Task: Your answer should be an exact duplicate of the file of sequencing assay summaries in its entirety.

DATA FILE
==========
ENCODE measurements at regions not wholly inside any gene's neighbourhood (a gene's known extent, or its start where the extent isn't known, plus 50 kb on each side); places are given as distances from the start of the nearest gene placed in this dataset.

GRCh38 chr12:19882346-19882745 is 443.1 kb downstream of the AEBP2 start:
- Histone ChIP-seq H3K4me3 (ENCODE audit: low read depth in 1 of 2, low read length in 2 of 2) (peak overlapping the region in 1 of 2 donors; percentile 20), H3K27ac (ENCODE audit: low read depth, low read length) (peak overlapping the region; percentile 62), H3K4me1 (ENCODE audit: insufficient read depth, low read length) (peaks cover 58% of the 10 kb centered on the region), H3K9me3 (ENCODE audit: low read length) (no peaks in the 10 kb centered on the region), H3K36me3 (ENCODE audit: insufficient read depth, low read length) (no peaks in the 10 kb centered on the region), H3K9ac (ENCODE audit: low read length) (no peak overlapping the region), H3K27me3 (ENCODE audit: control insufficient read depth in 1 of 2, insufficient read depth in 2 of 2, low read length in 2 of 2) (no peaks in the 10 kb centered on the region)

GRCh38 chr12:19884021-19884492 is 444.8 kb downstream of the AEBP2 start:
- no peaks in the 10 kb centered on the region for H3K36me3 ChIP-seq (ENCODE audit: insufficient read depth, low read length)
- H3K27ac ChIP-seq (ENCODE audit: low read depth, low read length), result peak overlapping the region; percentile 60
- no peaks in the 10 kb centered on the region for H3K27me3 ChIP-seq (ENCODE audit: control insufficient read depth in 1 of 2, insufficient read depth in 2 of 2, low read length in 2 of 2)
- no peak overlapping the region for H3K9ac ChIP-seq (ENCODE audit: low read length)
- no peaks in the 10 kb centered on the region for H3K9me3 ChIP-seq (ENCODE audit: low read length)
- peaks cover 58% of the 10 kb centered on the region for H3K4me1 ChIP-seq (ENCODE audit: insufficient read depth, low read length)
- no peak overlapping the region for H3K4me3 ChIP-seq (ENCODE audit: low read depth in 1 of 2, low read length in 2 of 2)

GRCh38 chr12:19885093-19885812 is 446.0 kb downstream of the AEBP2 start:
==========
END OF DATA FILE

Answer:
ENCODE measurements at regions not wholly inside any gene's neighbourhood (a gene's known extent, or its start where the extent isn't known, plus 50 kb on each side); places are given as distances from the start of the nearest gene placed in this dataset.

GRCh38 chr12:19882346-19882745 is 443.1 kb downstream of the AEBP2 start:
- Histone ChIP-seq H3K4me3 (ENCODE audit: low read depth in 1 of 2, low read length in 2 of 2) (peak overlapping the region in 1 of 2 donors; percentile 20), H3K27ac (ENCODE audit: low read depth, low read length) (peak overlapping the region; percentile 62), H3K4me1 (ENCODE audit: insufficient read depth, low read length) (peaks cover 58% of the 10 kb centered on the region), H3K9me3 (ENCODE audit: low read length) (no peaks in the 10 kb centered on the region), H3K36me3 (ENCODE audit: insufficient read depth, low read length) (no peaks in the 10 kb centered on the region), H3K9ac (ENCODE audit: low read length) (no peak overlapping the region), H3K27me3 (ENCODE audit: control insufficient read depth in 1 of 2, insufficient read depth in 2 of 2, low read length in 2 of 2) (no peaks in the 10 kb centered on the region)

GRCh38 chr12:19884021-19884492 is 444.8 kb downstream of the AEBP2 start:
- no peaks in the 10 kb centered on the region for H3K36me3 ChIP-seq (ENCODE audit: insufficient read depth, low read length)
- H3K27ac ChIP-seq (ENCODE audit: low read depth, low read length), result peak overlapping the region; percentile 60
- no peaks in the 10 kb centered on the region for H3K27me3 ChIP-seq (ENCODE audit: control insufficient read depth in 1 of 2, insufficient read depth in 2 of 2, low read length in 2 of 2)
- no peak overlapping the region for H3K9ac ChIP-seq (ENCODE audit: low read length)
- no peaks in the 10 kb centered on the region for H3K9me3 ChIP-seq (ENCODE audit: low read length)
- peaks cover 58% of the 10 kb centered on the region for H3K4me1 ChIP-seq (ENCODE audit: insufficient read depth, low read length)
- no peak overlapping the region for H3K4me3 ChIP-seq (ENCODE audit: low read depth in 1 of 2, low read length in 2 of 2)

GRCh38 chr12:19885093-19885812 is 446.0 kb downstream of the AEBP2 start: